You must have a credit score of at least 500 for an FHA loan, but to qualify for the lowest down payment, you’ll need 580 or higher.

At NerdWallet, we adhere to strict standards of editorial integrity to help you make decisions with confidence. Some of the products we feature are from our partners. Here’s how we make money.

FHA loans can be the long-sought answer for first-time home buyers with lower credit scores and low down payments. The question remains, though: Do you have a FICO credit score that would qualify you for an FHA loan? Here’s what you need to know.

Lowest allowable credit score: 500

You’ve got to bat at least 500 to get into this game. With a FICO score below 500, you won’t qualify for a Federal Housing Administration loan. And even with that, you won’t get the full low-down-payment benefit that FHA borrowers with higher scores will.

Better credit score = lower down payment

If your credit score is just a little bit higher, you get a major break on the down payment.

“To qualify for FHA’s minimum down payment of 3.5%, a borrower must have a credit score of 580 or above,” says Brian Sullivan, a public affairs specialist for the Department of Housing and Urban Development.

“Between 500 and 579, the borrower must put 10% down,” Sullivan says.

» MORE: Get your free credit score

It’s not just about your credit score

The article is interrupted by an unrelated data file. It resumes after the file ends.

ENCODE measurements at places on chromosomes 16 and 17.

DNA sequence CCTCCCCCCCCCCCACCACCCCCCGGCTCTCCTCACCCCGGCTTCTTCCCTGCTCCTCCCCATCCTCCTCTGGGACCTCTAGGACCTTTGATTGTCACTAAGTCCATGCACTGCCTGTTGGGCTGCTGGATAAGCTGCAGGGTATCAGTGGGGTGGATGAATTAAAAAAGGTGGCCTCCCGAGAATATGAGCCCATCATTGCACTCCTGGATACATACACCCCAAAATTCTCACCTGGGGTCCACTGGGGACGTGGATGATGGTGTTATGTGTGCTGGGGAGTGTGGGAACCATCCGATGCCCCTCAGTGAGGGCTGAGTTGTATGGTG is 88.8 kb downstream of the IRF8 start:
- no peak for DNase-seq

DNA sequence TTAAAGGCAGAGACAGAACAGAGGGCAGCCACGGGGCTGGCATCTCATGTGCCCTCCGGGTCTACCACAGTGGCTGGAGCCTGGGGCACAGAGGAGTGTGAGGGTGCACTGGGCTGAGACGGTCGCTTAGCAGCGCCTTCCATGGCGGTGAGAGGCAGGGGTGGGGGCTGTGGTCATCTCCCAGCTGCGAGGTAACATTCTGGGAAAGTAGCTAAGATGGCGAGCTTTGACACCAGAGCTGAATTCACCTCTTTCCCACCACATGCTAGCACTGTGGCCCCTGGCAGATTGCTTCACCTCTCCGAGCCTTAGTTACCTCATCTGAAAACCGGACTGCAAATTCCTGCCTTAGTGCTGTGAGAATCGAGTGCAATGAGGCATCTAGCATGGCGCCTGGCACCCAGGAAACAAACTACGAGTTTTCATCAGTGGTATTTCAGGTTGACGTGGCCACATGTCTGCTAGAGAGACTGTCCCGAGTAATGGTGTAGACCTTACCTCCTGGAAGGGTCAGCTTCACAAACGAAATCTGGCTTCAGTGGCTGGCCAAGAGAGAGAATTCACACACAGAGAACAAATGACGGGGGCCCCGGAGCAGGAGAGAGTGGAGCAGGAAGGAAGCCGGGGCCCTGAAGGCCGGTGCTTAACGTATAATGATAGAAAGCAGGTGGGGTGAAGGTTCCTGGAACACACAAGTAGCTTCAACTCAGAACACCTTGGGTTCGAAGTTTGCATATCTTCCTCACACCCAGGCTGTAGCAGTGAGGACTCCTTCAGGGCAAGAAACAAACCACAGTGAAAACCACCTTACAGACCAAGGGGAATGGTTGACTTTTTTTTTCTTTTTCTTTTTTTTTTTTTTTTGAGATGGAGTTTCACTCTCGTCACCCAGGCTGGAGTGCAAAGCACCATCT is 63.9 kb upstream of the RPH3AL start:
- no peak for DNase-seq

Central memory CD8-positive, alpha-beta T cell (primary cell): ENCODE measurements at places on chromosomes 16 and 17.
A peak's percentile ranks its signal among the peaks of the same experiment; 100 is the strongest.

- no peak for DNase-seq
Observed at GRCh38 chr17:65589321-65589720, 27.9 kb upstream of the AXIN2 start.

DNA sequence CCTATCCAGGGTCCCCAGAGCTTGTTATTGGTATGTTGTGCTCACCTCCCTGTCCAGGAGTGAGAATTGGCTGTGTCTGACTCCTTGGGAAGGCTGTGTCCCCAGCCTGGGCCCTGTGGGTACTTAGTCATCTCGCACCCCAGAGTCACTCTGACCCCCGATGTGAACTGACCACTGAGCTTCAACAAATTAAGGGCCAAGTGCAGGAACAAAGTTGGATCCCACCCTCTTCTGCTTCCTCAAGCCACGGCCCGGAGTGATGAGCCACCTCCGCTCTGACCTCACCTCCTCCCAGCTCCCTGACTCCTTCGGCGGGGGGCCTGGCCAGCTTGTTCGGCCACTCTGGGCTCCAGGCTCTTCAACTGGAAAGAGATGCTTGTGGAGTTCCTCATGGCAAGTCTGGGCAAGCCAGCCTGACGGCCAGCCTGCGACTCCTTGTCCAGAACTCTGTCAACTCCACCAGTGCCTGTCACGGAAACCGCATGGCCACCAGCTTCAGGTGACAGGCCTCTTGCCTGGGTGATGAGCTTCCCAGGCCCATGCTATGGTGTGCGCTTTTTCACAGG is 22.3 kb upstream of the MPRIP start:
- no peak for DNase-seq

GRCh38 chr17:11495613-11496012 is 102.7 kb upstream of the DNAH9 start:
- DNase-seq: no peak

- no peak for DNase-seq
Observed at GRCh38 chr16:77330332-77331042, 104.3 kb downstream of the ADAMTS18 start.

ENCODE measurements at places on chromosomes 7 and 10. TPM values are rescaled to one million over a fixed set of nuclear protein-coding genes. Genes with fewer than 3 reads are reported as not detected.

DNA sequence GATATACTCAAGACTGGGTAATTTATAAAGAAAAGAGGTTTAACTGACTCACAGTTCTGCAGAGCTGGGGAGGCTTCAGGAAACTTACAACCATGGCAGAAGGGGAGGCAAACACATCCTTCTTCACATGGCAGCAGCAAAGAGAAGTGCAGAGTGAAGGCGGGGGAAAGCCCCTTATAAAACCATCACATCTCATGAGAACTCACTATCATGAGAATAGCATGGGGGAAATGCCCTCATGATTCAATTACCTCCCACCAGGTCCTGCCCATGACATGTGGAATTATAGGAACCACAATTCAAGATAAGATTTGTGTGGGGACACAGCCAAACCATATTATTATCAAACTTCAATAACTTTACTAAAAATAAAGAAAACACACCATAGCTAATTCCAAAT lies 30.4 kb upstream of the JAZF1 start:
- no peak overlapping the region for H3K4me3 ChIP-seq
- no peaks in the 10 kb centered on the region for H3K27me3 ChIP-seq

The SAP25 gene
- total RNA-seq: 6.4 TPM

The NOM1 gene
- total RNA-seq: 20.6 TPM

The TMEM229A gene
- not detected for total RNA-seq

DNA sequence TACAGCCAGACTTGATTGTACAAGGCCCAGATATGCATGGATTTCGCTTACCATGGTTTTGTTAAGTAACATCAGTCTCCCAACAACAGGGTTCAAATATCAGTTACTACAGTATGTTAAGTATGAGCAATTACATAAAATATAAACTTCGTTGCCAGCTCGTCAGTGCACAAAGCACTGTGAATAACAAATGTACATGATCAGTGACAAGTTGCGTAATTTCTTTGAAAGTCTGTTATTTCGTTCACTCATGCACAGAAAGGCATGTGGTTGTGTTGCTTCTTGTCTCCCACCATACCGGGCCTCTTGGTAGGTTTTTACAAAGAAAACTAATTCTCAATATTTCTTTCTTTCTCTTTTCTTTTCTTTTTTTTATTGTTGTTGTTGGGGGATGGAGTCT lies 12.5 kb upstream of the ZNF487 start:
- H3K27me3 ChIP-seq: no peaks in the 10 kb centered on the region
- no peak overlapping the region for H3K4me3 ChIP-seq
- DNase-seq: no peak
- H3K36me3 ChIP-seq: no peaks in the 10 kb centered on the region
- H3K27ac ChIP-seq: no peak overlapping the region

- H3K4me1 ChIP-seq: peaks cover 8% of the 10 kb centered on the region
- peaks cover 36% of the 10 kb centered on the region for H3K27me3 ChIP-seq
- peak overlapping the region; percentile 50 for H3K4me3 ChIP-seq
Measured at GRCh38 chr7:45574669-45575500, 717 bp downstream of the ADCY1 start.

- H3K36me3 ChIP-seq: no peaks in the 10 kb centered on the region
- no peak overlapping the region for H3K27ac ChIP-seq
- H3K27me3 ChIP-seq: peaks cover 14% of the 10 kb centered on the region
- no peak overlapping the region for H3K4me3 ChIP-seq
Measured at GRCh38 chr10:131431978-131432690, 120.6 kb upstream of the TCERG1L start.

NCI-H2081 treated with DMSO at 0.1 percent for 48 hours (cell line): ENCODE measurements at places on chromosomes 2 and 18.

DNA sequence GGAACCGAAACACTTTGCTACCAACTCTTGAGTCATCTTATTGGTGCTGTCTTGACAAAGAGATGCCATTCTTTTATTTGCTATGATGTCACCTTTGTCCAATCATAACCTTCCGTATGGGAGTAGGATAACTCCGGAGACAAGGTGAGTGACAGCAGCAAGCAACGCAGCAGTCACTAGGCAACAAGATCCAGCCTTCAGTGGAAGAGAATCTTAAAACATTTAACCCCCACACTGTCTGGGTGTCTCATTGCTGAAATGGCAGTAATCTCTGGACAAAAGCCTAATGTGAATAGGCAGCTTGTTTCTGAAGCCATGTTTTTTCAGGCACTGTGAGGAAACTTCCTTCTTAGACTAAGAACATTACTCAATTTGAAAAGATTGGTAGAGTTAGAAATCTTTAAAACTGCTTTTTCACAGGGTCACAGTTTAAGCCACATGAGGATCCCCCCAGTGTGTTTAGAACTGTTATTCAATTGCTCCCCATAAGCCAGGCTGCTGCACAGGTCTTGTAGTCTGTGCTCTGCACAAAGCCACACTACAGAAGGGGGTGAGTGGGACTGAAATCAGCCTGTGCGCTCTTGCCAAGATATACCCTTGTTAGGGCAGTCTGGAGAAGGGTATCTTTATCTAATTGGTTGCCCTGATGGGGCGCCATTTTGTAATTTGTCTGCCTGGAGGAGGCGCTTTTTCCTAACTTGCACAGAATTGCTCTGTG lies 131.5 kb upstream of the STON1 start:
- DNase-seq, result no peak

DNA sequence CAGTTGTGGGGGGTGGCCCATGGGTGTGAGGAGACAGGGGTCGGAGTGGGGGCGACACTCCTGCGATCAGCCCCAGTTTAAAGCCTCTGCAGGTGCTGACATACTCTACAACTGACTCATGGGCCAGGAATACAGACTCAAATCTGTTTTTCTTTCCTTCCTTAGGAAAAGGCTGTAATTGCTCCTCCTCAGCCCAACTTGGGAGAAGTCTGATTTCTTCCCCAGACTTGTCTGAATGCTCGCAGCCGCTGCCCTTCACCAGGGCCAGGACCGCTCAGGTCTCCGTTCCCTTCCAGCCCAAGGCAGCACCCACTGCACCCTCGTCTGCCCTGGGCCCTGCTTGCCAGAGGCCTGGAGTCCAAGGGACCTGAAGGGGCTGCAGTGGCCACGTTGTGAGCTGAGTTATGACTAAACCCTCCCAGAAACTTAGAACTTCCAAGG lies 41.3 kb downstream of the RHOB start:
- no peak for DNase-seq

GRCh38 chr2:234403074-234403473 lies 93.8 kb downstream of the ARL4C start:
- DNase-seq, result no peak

FHA’s standard underwriting criteria is rolled up into a ‘scorecard’ that considers many factors related to income and debt,” Sullivan adds. “Under certain conditions, particularly when a borrower doesn’t fit into our general scorecard requirements, a manual underwriting is required.”

That means a lender has to pull your file out of its automated loan process and review it by hand, and lenders aren’t always eager to do that.

 Required scores can vary by lender

The credit score thing may seem pretty cut and dried, but hang on. The fact is: “Lenders set the interest rate, not FHA,” Sullivan cautions.

Lenders set the interest rate, not FHA.

Brian Sullivan, HUD spokesman

“FHA is a government mortgage insurance company,” Sullivan explains. The FHA can set its standards and commit to insure mortgages that meet those requirements, “and yet, lenders may add on what are called ‘credit overlays’ on top of our standards,” he adds.

So lenders may require a higher credit score to make a loan or stack on additional credit qualifications. To make sure you get the best interest rate and loan terms, shop more than one FHA-approved lender and compare.